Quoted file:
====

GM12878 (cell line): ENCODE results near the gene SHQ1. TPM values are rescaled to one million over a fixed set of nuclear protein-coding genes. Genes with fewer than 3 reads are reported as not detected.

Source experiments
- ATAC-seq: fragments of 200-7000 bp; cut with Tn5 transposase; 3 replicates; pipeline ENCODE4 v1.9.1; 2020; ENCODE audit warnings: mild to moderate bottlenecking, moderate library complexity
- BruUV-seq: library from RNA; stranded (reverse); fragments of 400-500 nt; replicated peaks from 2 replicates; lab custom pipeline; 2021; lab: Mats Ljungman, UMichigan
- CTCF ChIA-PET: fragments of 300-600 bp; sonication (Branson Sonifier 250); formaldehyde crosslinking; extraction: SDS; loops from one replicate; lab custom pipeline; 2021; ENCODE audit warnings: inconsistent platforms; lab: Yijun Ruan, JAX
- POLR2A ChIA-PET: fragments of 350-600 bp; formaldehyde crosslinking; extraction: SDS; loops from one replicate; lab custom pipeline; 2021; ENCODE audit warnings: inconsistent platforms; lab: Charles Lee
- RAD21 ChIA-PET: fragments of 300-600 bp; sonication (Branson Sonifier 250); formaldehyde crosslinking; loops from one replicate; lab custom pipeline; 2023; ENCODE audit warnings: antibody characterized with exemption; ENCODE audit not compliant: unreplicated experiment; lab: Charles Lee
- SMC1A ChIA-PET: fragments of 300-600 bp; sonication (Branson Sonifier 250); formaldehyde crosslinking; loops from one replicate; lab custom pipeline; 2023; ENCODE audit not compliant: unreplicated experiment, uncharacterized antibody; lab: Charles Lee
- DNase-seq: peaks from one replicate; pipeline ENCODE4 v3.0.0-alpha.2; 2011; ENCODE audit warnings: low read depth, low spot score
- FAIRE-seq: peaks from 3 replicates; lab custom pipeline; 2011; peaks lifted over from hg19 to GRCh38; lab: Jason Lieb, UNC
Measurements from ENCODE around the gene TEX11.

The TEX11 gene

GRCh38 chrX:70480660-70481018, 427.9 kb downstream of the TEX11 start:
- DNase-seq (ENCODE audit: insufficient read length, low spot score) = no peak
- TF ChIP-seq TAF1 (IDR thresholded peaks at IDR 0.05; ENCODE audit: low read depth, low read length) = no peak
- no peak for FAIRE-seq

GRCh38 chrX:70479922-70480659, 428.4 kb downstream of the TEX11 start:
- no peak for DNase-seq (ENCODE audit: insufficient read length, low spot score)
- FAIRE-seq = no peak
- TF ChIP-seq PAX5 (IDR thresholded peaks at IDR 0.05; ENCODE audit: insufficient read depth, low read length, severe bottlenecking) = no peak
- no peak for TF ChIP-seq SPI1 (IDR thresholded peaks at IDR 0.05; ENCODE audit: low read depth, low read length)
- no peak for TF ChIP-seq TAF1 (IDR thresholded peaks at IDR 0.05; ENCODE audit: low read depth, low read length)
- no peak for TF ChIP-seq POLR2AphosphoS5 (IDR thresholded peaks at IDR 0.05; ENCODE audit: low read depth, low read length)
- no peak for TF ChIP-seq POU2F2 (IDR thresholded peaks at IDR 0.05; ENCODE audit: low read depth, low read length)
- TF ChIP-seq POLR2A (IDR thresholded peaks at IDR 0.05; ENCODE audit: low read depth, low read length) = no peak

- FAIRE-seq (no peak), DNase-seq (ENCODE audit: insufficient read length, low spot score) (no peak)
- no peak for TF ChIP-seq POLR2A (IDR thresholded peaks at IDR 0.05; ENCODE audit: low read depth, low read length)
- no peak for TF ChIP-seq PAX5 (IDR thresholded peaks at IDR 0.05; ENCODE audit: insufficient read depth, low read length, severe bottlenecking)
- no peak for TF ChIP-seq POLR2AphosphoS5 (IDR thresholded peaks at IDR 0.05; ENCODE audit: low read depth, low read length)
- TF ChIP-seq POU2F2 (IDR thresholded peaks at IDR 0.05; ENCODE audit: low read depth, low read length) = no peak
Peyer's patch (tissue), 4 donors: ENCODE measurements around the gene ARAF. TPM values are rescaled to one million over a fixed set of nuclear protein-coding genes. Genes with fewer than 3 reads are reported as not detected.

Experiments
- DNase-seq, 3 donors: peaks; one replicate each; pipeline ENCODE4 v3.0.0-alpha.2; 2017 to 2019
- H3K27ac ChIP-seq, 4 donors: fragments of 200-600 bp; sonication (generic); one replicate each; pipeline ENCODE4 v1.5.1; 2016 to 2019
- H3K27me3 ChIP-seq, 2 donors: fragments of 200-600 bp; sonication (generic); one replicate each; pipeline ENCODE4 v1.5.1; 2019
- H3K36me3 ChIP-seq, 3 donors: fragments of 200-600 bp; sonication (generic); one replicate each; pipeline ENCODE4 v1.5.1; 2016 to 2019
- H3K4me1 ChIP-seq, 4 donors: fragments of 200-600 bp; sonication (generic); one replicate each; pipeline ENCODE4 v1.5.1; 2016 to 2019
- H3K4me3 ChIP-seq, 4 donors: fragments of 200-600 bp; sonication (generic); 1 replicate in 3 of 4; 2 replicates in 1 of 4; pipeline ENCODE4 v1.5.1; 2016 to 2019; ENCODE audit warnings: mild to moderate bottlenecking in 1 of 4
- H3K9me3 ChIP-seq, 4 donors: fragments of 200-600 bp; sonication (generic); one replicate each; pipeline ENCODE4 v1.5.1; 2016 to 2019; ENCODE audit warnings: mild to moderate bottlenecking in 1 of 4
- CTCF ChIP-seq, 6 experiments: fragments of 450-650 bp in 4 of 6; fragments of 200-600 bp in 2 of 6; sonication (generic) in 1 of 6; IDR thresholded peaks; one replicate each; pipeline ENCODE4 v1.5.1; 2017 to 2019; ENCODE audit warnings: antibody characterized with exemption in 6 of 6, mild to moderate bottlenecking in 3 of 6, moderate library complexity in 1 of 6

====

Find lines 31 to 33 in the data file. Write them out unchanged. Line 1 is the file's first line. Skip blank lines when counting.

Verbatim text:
Peyer's patch (tissue), 4 donors: ENCODE measurements around the gene ARAF. TPM values are rescaled to one million over a fixed set of nuclear protein-coding genes. Genes with fewer than 3 reads are reported as not detected.

Experiments
- DNase-seq, 3 donors: peaks; one replicate each; pipeline ENCODE4 v3.0.0-alpha.2; 2017 to 2019